but where outside administration does occur (police, teacher, doctor,
social worker), the support comes from New Zealand (contracted to the
British Government). So, having sailed across half the Pacific to get
there, we were greeted by battered sausages, mugs of tea, and a shop
stocked with Lyles Golden Syrup, HP Sauce, Baked Beans, and Rice
Pudding. The locals have a bizarre language of their own, but when
speaking with us the dialect had a familiar country roundness- somewhere
just beyond Wales or Dorset, with a bit of Jamaica thrown in for fun.
Everywhere we went we were welcomed with open doors, genuine smiles, and
friendly banter in our mother tongue. A little slice of home.
The island itself is lush, fertile, and rich in opportunities. The
residents lack little, except an easy way to leave and return again.
Local food is abundant: bananas, papayas, guavas, coconuts, watermelon,
pumpkins, spring onions, sweet potatoes, lettuce, aubergines,
courgettes, cucumbers, and huge catches of fish: while we were there we
ate freshly caught red snapper, rock cod, and yellow-fin tuna. They also
produce world-famous honey, sold to the likes of Harrods, Fortnum and
Mason, and even, so rumour has it, Prince Charlie and the Queen herself.
The Pitcairn Postcode is PCRN 1ZZ. That had a familiar ring to it,- and
then I realised 1ZZ was the same code as we had on a British Research
Station in Antarctica. I guess Royal Mail reserves those digits for
places where it's fairly ludicrous having a postcode at all, let alone a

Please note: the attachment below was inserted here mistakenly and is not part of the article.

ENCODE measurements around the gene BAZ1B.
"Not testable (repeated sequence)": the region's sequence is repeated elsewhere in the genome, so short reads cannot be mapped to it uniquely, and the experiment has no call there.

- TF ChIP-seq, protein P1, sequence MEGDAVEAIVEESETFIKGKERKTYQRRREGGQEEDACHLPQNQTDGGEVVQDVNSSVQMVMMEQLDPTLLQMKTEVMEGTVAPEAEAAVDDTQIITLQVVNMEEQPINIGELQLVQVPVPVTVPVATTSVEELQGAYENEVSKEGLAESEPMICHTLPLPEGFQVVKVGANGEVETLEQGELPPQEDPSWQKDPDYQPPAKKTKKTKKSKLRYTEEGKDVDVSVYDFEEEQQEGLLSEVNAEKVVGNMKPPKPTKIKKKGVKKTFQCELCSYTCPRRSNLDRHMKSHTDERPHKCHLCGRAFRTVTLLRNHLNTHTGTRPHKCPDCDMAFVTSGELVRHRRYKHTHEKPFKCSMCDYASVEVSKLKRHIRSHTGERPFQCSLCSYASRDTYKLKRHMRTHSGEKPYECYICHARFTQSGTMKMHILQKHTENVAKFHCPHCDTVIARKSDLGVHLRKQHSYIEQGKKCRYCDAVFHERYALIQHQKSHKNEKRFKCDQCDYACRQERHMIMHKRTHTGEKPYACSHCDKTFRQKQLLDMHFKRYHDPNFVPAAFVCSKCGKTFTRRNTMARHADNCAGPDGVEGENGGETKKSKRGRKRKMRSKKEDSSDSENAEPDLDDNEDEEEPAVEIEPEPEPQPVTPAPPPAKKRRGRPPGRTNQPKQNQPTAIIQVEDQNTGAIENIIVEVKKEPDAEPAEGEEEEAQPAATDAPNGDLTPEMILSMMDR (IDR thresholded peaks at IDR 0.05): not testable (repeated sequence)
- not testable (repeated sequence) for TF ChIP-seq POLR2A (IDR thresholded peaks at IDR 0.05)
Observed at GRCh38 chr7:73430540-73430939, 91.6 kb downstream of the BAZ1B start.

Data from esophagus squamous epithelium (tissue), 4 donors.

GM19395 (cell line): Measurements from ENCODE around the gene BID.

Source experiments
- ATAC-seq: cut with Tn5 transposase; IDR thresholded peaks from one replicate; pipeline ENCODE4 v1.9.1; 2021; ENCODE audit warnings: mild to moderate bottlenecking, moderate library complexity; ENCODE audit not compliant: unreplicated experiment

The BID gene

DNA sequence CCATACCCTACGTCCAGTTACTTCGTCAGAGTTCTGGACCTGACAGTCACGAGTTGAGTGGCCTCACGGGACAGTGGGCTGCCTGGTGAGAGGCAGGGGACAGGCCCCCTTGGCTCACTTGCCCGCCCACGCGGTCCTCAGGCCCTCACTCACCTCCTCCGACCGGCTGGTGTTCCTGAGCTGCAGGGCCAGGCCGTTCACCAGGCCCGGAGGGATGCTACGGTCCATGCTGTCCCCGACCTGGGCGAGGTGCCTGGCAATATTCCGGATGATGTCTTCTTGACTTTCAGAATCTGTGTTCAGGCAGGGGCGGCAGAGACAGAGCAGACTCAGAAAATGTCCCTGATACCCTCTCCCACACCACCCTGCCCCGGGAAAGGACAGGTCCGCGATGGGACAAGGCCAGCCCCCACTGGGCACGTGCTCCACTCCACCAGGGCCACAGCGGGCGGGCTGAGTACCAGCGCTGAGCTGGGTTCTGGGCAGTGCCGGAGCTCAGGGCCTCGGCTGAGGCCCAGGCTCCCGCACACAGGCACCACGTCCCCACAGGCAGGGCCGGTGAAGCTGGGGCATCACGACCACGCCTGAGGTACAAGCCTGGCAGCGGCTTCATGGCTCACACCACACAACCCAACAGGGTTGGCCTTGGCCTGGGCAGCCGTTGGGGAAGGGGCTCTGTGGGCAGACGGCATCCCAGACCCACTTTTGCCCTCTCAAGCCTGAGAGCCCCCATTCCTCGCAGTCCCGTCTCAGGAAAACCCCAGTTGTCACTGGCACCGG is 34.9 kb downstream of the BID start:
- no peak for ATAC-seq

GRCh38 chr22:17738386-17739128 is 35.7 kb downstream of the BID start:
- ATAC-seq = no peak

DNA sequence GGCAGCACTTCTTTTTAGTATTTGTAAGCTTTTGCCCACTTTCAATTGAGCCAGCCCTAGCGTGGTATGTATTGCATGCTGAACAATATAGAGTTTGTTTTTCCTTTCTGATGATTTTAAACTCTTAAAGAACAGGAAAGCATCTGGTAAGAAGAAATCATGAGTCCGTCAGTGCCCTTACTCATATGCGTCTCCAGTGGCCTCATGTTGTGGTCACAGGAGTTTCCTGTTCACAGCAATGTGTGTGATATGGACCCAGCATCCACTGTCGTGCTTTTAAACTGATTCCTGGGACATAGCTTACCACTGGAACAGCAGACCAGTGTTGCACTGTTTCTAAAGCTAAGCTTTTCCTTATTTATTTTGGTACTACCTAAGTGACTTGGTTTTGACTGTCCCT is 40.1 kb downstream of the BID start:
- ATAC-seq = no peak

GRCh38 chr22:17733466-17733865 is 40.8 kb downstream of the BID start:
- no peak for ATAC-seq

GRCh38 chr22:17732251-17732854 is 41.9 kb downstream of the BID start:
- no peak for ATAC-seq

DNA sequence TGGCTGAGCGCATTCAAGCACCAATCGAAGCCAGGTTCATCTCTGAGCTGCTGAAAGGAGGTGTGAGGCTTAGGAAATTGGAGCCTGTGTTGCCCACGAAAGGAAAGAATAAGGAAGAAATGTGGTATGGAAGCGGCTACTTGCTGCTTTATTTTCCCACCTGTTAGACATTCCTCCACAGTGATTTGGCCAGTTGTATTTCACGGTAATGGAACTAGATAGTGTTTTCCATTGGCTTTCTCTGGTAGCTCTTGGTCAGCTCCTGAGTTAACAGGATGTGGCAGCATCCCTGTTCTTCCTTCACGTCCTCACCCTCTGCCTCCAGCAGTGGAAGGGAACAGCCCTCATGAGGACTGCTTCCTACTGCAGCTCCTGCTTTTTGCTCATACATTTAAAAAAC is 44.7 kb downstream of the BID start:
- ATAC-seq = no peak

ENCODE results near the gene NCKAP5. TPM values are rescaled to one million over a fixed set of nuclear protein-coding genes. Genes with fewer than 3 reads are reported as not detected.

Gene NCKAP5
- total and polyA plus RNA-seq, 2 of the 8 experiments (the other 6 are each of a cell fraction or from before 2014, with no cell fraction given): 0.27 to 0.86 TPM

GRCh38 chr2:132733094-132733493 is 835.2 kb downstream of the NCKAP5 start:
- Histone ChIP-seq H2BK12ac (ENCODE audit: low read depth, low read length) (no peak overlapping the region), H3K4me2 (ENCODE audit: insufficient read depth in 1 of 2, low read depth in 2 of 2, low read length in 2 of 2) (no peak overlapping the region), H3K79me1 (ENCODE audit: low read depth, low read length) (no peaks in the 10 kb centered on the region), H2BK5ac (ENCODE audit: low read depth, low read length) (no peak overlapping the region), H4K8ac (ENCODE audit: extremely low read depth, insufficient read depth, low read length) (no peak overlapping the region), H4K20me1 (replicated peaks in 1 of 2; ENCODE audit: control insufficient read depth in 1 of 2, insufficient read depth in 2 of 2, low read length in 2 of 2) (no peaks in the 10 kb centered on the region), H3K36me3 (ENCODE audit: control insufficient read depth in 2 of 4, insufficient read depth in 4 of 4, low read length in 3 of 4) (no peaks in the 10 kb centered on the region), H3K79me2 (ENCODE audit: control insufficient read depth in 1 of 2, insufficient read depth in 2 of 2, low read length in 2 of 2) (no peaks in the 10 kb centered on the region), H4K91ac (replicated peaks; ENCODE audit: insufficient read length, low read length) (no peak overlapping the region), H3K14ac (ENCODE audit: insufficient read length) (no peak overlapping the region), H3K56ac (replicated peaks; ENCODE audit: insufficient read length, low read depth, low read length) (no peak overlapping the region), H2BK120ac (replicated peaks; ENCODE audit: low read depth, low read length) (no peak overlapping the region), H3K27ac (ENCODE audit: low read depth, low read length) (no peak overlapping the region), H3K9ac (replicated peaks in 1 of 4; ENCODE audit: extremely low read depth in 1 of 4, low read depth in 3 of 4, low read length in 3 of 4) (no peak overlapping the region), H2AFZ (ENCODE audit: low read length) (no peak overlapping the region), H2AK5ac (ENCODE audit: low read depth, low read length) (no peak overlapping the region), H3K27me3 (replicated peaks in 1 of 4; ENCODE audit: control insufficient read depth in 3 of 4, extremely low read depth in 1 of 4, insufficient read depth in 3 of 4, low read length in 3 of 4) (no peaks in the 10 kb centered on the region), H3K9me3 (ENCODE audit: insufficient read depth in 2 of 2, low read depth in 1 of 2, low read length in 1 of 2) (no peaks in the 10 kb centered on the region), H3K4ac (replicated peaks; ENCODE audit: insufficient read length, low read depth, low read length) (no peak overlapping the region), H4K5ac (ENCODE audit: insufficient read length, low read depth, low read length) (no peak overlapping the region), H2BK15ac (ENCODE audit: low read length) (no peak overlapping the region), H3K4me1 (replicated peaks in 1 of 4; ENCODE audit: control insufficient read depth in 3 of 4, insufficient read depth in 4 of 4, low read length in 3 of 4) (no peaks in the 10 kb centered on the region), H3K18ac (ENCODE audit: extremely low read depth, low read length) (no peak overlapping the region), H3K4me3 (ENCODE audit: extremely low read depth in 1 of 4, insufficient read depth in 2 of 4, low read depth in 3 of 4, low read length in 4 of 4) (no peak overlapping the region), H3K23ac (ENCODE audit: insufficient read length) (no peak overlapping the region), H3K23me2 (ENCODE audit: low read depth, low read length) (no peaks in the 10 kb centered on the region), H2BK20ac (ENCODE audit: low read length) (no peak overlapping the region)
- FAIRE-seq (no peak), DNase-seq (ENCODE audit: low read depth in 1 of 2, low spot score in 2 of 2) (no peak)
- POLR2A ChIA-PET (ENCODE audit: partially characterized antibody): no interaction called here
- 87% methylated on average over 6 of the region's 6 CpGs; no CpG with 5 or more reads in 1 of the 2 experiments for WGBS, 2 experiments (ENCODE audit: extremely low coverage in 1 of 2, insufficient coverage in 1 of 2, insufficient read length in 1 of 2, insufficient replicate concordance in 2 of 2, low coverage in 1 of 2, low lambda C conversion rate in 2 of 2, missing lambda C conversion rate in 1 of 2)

seven-digit one. I imagine that "Paul, Pitcairn" is as likely to find
its recipient as "Paul Christian, Pitcairn Island, PCRN 1ZZ". Because,
let's face it, the surname doesn't really narrow things down either.
Why? The inhabitants of Pitcairn are almost all descendants of Fletcher
Christian and his companion mutineers on the Bounty who, in 1790,
accompanied by Polynesian women they had met in Tahiti, set up base, and
hid, on the then uninhabited island. Since that time the population has
outgrown the island a couple of times. On one occasion they were
relocated to Polynesia, on another to Norfolk Island, near Australia. In
both cases a smaller portion of the original inhabitants returned to
their homeland. I can see why.
The island itself, with steep hills, great hikes, rocks, pools, and
continuous Pacific Panoramas, has got to be one of the most stunning
locations in the world. What made it for us, however, was the people.
I'll be honest, I was expecting a fairly close- knit, suspicious, and
quite possibly in-bred community. What we experienced, therefore, was
all the more delightful and surprising. Generous, welcoming, warm,
friendly, traveled, fun, interesting, diverse, ambitious, honest, solid,
and kind. On each day we were invited for lunch or dinner in a different
home, and on our first evening we joined a community pot-luck dinner
that could have fed three times the island's population (of 60). We were
given fruit, vegetables, and fish in abundance, and went to both a
pretty fiery party on the Friday night, and Seventh Day Adventist Church
service the following morning. (Just to add to the bizarreness of it
all, the latter event had a visiting speaker,- a young Indian evangelist
and really good guitarist called Benny Prasad who, by this October, will
have visited every UN-recognised country in the world. Look him up.)
Andy has just returned, the smile on his face almost as large as the
bamboo pole sticking out of the dinghy. Guess I should get up and don a
bikini, looks like I might finally get to learn to sail while we're here….